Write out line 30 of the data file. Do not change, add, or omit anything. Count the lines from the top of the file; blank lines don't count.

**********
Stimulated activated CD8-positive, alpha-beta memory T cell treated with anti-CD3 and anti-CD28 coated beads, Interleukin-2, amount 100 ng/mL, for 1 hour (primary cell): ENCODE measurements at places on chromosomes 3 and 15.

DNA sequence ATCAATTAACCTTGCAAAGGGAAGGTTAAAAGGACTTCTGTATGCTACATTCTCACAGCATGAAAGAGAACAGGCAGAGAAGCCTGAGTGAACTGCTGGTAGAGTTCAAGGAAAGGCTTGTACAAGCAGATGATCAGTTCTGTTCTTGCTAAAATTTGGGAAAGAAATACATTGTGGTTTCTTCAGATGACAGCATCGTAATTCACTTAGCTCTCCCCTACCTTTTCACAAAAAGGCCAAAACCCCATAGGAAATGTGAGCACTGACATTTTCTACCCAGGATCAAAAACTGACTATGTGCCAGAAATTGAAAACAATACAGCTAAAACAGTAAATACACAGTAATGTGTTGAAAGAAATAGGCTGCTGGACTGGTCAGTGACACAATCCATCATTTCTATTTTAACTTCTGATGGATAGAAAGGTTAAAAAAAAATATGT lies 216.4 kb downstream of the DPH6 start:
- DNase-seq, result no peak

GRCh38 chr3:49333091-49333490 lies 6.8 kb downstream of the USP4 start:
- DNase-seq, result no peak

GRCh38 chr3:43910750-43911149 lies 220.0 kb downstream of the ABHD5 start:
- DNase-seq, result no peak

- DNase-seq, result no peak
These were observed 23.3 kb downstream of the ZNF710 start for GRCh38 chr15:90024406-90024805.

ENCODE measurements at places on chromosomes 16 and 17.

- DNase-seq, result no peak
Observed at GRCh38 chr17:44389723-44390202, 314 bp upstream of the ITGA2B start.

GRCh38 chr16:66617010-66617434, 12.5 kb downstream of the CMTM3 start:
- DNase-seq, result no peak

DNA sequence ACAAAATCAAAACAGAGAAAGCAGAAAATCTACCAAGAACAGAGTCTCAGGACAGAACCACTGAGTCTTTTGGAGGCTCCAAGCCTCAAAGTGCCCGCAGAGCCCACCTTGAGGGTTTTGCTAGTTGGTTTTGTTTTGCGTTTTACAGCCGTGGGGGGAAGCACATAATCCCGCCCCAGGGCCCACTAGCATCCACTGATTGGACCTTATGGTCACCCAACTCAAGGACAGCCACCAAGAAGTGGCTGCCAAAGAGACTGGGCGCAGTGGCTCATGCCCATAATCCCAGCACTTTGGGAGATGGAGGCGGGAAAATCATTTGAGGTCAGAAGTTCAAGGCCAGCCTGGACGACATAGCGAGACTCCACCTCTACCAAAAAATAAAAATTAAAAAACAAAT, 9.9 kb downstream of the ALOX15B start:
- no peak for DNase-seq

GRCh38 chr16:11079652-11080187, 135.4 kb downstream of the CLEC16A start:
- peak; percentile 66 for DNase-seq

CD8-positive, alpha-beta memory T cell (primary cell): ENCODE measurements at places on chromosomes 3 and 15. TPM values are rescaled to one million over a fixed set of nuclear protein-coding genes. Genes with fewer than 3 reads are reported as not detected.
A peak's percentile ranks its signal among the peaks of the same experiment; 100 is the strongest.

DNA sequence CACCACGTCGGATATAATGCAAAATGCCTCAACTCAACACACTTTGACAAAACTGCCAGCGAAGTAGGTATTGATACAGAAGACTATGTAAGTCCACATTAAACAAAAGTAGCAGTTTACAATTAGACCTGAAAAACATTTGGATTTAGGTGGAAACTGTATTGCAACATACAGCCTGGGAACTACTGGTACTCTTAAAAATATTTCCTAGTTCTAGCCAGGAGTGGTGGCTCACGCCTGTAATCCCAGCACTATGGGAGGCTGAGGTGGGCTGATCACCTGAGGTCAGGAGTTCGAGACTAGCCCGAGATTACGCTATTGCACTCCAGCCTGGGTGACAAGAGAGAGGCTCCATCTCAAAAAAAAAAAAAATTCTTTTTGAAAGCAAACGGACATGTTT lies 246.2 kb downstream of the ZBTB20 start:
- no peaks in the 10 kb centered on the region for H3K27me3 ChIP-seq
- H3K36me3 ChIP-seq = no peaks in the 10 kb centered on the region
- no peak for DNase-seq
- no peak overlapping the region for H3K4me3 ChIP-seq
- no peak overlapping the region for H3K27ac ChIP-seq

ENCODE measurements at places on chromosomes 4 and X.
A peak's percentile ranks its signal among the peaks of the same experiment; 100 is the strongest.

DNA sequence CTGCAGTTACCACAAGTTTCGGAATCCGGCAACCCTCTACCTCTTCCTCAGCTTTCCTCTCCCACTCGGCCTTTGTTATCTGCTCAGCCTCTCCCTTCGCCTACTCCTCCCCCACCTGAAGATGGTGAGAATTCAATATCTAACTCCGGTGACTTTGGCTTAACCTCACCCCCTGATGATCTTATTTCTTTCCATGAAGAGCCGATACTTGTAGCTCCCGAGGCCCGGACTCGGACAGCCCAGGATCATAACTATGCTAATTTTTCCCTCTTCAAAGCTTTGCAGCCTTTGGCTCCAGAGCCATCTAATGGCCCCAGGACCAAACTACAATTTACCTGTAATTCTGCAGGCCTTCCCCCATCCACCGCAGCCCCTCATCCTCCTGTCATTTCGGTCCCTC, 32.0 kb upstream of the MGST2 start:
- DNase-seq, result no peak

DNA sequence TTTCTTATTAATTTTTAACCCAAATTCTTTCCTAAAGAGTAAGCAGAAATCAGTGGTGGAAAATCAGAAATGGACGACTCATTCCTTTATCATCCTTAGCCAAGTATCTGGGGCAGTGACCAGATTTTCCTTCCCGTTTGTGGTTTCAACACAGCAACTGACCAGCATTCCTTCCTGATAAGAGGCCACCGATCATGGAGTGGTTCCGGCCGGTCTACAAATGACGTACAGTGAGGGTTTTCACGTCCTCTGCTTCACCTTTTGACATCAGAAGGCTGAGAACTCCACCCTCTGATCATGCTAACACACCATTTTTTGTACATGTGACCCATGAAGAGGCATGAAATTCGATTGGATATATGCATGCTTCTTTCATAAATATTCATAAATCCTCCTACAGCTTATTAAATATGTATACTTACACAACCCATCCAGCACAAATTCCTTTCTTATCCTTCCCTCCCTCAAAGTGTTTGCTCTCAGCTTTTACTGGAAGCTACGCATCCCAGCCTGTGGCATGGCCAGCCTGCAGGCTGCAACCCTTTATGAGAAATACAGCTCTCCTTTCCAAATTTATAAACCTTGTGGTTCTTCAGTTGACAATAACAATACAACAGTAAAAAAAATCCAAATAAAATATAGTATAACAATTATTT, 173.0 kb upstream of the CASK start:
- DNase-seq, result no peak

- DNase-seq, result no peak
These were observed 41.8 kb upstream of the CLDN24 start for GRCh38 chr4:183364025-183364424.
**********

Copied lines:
- DNase-seq, result no peak